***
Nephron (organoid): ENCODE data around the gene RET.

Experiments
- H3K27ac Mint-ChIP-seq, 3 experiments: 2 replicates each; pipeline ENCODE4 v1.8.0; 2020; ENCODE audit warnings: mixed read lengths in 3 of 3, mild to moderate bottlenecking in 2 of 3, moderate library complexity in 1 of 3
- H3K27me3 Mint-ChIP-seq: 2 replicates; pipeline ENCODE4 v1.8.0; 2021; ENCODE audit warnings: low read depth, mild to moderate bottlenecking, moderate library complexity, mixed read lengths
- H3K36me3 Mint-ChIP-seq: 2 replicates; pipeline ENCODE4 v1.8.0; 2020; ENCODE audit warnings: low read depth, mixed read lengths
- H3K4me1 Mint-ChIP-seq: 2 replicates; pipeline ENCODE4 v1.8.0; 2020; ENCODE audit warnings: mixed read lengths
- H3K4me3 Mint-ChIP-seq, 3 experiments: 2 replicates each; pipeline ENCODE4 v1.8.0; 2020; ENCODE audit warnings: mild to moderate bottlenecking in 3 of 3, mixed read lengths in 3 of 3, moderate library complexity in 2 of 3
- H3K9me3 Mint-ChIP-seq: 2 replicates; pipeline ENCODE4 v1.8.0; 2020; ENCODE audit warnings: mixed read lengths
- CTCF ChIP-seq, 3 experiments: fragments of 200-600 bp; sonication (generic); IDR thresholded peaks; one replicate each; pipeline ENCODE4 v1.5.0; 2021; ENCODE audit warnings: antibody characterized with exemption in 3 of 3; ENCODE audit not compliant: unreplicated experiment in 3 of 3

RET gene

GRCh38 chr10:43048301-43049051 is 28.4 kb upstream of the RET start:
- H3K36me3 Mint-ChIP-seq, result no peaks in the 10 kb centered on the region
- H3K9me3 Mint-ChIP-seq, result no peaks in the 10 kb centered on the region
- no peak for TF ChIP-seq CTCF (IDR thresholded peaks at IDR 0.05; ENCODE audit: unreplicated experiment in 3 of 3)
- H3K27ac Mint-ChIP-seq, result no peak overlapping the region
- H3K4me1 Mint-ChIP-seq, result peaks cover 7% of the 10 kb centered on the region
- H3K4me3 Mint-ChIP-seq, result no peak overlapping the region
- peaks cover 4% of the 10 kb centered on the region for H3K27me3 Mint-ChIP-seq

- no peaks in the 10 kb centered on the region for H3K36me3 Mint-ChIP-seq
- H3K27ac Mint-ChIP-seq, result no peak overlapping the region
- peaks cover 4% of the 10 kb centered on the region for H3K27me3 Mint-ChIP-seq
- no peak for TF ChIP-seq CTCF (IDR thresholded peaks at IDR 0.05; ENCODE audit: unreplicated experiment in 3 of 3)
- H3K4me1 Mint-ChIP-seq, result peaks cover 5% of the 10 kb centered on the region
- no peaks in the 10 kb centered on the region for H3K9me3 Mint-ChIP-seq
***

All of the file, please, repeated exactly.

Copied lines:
Nephron (organoid): ENCODE data around the gene RET.

Experiments
- H3K27ac Mint-ChIP-seq, 3 experiments: 2 replicates each; pipeline ENCODE4 v1.8.0; 2020; ENCODE audit warnings: mixed read lengths in 3 of 3, mild to moderate bottlenecking in 2 of 3, moderate library complexity in 1 of 3
- H3K27me3 Mint-ChIP-seq: 2 replicates; pipeline ENCODE4 v1.8.0; 2021; ENCODE audit warnings: low read depth, mild to moderate bottlenecking, moderate library complexity, mixed read lengths
- H3K36me3 Mint-ChIP-seq: 2 replicates; pipeline ENCODE4 v1.8.0; 2020; ENCODE audit warnings: low read depth, mixed read lengths
- H3K4me1 Mint-ChIP-seq: 2 replicates; pipeline ENCODE4 v1.8.0; 2020; ENCODE audit warnings: mixed read lengths
- H3K4me3 Mint-ChIP-seq, 3 experiments: 2 replicates each; pipeline ENCODE4 v1.8.0; 2020; ENCODE audit warnings: mild to moderate bottlenecking in 3 of 3, mixed read lengths in 3 of 3, moderate library complexity in 2 of 3
- H3K9me3 Mint-ChIP-seq: 2 replicates; pipeline ENCODE4 v1.8.0; 2020; ENCODE audit warnings: mixed read lengths
- CTCF ChIP-seq, 3 experiments: fragments of 200-600 bp; sonication (generic); IDR thresholded peaks; one replicate each; pipeline ENCODE4 v1.5.0; 2021; ENCODE audit warnings: antibody characterized with exemption in 3 of 3; ENCODE audit not compliant: unreplicated experiment in 3 of 3

RET gene

GRCh38 chr10:43048301-43049051 is 28.4 kb upstream of the RET start:
- H3K36me3 Mint-ChIP-seq, result no peaks in the 10 kb centered on the region
- H3K9me3 Mint-ChIP-seq, result no peaks in the 10 kb centered on the region
- no peak for TF ChIP-seq CTCF (IDR thresholded peaks at IDR 0.05; ENCODE audit: unreplicated experiment in 3 of 3)
- H3K27ac Mint-ChIP-seq, result no peak overlapping the region
- H3K4me1 Mint-ChIP-seq, result peaks cover 7% of the 10 kb centered on the region
- H3K4me3 Mint-ChIP-seq, result no peak overlapping the region
- peaks cover 4% of the 10 kb centered on the region for H3K27me3 Mint-ChIP-seq

- no peaks in the 10 kb centered on the region for H3K36me3 Mint-ChIP-seq
- H3K27ac Mint-ChIP-seq, result no peak overlapping the region
- peaks cover 4% of the 10 kb centered on the region for H3K27me3 Mint-ChIP-seq
- no peak for TF ChIP-seq CTCF (IDR thresholded peaks at IDR 0.05; ENCODE audit: unreplicated experiment in 3 of 3)
- H3K4me1 Mint-ChIP-seq, result peaks cover 5% of the 10 kb centered on the region
- no peaks in the 10 kb centered on the region for H3K9me3 Mint-ChIP-seq